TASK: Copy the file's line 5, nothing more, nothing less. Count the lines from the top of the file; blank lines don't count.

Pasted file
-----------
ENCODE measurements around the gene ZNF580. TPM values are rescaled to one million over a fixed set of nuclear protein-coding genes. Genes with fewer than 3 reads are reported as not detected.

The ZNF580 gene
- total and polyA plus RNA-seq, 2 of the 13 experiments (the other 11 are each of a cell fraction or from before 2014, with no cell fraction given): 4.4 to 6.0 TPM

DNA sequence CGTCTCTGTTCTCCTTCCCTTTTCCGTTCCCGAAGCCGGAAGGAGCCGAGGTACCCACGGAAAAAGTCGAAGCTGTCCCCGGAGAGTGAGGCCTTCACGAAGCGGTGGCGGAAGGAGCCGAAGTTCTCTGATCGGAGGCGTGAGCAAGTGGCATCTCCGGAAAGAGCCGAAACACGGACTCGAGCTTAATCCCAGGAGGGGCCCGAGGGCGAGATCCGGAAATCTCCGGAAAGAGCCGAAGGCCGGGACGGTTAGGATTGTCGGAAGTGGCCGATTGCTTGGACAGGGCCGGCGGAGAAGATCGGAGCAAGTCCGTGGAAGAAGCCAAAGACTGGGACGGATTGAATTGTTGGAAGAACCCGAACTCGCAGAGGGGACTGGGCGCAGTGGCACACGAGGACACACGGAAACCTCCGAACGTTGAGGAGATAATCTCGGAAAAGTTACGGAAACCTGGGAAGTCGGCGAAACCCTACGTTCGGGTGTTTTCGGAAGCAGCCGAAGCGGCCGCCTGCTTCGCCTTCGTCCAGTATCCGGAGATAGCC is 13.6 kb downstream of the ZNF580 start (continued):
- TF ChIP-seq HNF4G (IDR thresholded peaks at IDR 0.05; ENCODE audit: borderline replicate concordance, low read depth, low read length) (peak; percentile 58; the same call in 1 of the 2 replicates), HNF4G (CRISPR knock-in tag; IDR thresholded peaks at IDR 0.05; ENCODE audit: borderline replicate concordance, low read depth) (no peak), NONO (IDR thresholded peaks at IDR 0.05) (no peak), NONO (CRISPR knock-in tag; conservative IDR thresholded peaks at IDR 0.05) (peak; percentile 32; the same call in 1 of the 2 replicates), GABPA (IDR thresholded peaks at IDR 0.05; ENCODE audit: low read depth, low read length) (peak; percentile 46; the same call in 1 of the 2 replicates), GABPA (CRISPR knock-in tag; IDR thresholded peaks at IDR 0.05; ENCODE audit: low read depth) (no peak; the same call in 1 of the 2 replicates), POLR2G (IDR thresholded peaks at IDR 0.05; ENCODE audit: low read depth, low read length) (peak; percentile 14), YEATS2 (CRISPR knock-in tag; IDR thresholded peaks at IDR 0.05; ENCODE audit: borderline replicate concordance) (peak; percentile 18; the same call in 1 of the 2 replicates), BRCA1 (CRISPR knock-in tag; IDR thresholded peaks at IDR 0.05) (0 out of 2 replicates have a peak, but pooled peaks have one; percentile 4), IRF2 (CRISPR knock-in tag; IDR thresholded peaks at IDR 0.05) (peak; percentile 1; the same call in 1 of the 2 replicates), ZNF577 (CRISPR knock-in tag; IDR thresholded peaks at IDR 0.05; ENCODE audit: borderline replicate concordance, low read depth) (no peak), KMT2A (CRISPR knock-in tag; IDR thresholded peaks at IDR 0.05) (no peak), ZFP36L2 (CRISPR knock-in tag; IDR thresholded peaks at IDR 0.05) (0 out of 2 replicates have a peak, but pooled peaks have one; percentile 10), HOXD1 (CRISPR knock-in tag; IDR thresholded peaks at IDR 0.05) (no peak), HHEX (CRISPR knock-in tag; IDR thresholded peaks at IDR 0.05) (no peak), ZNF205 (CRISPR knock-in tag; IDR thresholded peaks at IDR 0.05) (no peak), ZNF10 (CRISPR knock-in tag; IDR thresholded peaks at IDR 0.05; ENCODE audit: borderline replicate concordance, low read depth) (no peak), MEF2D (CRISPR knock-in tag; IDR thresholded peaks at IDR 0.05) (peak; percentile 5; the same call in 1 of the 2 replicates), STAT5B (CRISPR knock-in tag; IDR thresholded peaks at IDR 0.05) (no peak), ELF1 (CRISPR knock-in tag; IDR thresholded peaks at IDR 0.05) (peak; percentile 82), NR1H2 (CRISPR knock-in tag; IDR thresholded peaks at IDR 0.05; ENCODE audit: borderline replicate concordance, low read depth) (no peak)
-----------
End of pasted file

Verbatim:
- TF ChIP-seq HNF4G (IDR thresholded peaks at IDR 0.05; ENCODE audit: borderline replicate concordance, low read depth, low read length) (peak; percentile 58; the same call in 1 of the 2 replicates), HNF4G (CRISPR knock-in tag; IDR thresholded peaks at IDR 0.05; ENCODE audit: borderline replicate concordance, low read depth) (no peak), NONO (IDR thresholded peaks at IDR 0.05) (no peak), NONO (CRISPR knock-in tag; conservative IDR thresholded peaks at IDR 0.05) (peak; percentile 32; the same call in 1 of the 2 replicates), GABPA (IDR thresholded peaks at IDR 0.05; ENCODE audit: low read depth, low read length) (peak; percentile 46; the same call in 1 of the 2 replicates), GABPA (CRISPR knock-in tag; IDR thresholded peaks at IDR 0.05; ENCODE audit: low read depth) (no peak; the same call in 1 of the 2 replicates), POLR2G (IDR thresholded peaks at IDR 0.05; ENCODE audit: low read depth, low read length) (peak; percentile 14), YEATS2 (CRISPR knock-in tag; IDR thresholded peaks at IDR 0.05; ENCODE audit: borderline replicate concordance) (peak; percentile 18; the same call in 1 of the 2 replicates), BRCA1 (CRISPR knock-in tag; IDR thresholded peaks at IDR 0.05) (0 out of 2 replicates have a peak, but pooled peaks have one; percentile 4), IRF2 (CRISPR knock-in tag; IDR thresholded peaks at IDR 0.05) (peak; percentile 1; the same call in 1 of the 2 replicates), ZNF577 (CRISPR knock-in tag; IDR thresholded peaks at IDR 0.05; ENCODE audit: borderline replicate concordance, low read depth) (no peak), KMT2A (CRISPR knock-in tag; IDR thresholded peaks at IDR 0.05) (no peak), ZFP36L2 (CRISPR knock-in tag; IDR thresholded peaks at IDR 0.05) (0 out of 2 replicates have a peak, but pooled peaks have one; percentile 10), HOXD1 (CRISPR knock-in tag; IDR thresholded peaks at IDR 0.05) (no peak), HHEX (CRISPR knock-in tag; IDR thresholded peaks at IDR 0.05) (no peak), ZNF205 (CRISPR knock-in tag; IDR thresholded peaks at IDR 0.05) (no peak), ZNF10 (CRISPR knock-in tag; IDR thresholded peaks at IDR 0.05; ENCODE audit: borderline replicate concordance, low read depth) (no peak), MEF2D (CRISPR knock-in tag; IDR thresholded peaks at IDR 0.05) (peak; percentile 5; the same call in 1 of the 2 replicates), STAT5B (CRISPR knock-in tag; IDR thresholded peaks at IDR 0.05) (no peak), ELF1 (CRISPR knock-in tag; IDR thresholded peaks at IDR 0.05) (peak; percentile 82), NR1H2 (CRISPR knock-in tag; IDR thresholded peaks at IDR 0.05; ENCODE audit: borderline replicate concordance, low read depth) (no peak)